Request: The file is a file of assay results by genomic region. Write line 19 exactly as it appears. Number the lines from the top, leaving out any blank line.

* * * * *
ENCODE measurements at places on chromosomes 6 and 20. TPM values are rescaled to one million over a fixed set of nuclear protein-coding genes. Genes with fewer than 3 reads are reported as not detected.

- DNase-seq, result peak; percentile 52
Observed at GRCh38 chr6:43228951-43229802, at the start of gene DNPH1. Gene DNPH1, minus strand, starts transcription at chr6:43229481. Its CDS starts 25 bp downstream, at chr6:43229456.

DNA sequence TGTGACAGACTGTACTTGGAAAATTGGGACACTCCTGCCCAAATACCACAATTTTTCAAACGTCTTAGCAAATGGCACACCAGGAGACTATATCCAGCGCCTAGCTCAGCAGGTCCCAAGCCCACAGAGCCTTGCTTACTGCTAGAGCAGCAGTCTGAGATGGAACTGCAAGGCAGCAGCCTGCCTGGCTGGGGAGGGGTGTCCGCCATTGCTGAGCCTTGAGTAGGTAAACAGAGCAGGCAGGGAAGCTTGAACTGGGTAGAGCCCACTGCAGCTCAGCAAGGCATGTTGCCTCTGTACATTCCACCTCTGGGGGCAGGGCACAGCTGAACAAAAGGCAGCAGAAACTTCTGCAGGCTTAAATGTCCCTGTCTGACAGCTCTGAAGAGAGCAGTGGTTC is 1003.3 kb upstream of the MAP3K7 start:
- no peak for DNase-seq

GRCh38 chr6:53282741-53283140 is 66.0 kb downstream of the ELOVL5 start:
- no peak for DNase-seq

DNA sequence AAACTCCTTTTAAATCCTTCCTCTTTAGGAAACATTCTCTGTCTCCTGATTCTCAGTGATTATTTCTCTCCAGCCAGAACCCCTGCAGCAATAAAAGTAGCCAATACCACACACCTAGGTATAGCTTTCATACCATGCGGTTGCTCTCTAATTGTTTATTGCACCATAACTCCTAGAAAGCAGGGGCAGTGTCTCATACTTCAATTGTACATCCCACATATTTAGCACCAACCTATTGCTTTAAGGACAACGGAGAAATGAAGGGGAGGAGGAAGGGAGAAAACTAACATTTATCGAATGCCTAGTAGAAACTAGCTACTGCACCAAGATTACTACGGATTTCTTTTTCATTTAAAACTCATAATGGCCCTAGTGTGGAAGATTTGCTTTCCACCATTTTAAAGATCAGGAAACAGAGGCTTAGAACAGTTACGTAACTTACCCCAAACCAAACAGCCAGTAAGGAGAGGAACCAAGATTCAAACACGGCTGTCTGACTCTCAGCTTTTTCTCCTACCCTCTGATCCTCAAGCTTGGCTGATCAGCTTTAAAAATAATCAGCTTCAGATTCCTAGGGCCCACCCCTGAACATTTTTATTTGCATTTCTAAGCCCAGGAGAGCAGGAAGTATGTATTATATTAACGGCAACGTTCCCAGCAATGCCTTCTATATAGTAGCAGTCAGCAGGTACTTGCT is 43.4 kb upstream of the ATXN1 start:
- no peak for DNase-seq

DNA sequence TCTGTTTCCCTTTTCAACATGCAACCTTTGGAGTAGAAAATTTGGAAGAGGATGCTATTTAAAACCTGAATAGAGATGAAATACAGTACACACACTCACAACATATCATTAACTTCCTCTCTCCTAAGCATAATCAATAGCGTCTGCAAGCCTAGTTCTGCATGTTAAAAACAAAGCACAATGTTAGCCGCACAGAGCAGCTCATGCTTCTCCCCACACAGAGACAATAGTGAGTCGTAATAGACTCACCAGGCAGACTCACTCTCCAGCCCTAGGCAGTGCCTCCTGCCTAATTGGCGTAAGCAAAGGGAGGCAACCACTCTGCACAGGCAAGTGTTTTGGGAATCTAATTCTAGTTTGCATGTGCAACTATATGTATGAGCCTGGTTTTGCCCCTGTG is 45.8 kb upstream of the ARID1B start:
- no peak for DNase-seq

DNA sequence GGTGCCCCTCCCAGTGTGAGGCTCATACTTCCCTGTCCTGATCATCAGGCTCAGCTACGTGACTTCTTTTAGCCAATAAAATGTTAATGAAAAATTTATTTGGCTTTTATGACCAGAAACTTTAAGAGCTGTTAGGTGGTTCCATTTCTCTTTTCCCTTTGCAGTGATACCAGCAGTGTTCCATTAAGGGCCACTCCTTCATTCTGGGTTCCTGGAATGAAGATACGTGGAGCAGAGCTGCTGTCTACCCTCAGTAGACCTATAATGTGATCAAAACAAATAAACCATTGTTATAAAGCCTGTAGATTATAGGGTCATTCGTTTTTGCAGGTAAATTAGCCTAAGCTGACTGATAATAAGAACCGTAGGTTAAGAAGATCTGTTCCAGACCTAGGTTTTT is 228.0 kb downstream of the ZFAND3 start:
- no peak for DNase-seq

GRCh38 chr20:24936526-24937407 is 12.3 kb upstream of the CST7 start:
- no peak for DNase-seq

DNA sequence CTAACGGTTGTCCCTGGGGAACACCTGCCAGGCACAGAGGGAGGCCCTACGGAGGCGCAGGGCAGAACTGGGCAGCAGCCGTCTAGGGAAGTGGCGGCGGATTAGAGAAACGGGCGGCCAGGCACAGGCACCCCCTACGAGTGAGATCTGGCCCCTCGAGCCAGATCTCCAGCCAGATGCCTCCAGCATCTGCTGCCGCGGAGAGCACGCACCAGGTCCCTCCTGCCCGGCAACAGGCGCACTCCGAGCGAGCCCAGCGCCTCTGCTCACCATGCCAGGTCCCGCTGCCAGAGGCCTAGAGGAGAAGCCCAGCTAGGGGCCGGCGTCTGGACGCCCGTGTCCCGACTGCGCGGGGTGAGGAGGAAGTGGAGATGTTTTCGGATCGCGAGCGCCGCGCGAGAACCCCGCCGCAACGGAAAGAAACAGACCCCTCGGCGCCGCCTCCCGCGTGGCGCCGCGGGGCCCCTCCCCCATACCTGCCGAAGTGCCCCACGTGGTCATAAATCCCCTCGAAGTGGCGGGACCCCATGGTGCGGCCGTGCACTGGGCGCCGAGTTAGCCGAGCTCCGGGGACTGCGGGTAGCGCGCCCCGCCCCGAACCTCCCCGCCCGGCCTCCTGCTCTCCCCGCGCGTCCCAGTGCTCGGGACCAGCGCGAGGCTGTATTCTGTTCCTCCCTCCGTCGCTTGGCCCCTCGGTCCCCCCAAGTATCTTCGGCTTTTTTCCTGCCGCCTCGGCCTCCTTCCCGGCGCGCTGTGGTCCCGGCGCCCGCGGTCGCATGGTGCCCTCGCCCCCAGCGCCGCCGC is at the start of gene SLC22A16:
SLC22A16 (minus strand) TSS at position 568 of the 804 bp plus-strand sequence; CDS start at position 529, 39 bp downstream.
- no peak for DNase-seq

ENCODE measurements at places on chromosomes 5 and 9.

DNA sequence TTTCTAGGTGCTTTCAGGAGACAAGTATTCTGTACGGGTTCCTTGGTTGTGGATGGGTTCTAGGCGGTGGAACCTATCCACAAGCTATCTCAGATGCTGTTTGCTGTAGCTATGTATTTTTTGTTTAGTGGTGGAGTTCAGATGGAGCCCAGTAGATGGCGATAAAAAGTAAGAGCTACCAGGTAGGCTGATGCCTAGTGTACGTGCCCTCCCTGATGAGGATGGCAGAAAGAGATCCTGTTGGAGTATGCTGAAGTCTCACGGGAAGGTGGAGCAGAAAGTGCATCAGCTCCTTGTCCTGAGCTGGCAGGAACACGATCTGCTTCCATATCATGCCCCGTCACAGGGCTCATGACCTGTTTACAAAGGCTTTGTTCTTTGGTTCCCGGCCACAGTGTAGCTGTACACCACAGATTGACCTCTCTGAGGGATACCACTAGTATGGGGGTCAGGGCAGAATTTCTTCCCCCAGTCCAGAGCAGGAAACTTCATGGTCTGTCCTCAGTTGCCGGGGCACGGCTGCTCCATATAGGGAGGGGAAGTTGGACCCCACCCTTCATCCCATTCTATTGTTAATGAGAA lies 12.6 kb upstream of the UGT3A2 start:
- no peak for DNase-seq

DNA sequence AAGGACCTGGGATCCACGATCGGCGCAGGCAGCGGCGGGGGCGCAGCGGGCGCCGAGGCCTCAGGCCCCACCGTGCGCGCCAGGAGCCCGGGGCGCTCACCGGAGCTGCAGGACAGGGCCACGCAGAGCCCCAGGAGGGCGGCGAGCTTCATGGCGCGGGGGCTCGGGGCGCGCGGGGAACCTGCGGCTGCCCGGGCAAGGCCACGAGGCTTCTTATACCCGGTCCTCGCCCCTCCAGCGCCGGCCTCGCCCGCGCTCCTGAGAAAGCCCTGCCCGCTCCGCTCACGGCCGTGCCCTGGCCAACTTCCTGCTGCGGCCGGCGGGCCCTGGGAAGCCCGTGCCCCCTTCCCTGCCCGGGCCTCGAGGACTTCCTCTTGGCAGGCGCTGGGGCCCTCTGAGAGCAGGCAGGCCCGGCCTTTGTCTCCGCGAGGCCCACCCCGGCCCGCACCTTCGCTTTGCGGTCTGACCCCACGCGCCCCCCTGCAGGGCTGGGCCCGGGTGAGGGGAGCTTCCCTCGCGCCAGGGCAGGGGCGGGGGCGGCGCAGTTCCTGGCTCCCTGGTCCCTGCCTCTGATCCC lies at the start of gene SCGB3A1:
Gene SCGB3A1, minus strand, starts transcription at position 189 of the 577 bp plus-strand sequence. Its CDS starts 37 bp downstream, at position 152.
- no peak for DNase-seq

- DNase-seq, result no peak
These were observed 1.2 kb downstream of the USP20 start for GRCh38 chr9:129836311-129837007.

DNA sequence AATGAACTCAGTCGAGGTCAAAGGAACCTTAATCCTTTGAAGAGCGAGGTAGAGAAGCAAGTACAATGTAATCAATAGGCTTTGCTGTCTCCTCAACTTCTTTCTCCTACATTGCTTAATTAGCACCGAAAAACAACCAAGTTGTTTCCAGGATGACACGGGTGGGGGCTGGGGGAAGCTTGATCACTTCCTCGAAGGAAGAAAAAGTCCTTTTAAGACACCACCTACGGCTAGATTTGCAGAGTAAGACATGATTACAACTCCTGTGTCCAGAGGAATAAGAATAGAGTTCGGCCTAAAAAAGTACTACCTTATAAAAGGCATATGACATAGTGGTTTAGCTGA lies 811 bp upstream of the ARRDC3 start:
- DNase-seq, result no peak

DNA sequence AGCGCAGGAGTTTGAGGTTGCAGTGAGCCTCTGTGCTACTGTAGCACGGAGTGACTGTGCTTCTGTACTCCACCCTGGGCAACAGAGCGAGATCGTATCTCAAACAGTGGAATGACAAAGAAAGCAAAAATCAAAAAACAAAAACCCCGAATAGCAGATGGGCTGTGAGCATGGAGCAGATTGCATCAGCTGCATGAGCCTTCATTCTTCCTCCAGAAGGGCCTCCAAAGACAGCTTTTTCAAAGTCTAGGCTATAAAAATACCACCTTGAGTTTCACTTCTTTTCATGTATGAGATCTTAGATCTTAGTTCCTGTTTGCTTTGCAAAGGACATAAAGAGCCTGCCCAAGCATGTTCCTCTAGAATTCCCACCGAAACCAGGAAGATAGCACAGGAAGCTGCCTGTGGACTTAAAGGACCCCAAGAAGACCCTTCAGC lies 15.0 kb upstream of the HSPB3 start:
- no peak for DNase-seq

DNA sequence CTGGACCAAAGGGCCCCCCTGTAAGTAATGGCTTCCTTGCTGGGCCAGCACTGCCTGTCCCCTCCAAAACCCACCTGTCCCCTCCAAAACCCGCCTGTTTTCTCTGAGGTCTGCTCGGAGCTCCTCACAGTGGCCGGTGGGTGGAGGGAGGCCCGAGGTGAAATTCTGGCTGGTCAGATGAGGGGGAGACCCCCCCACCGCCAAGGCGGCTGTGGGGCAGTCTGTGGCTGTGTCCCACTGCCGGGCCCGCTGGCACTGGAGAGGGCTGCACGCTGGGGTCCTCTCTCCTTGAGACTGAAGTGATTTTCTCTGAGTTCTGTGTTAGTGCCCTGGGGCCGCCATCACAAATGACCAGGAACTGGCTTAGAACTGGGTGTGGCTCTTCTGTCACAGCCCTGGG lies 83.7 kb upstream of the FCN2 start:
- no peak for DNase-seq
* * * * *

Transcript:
ENCODE measurements at places on chromosomes 5 and 9.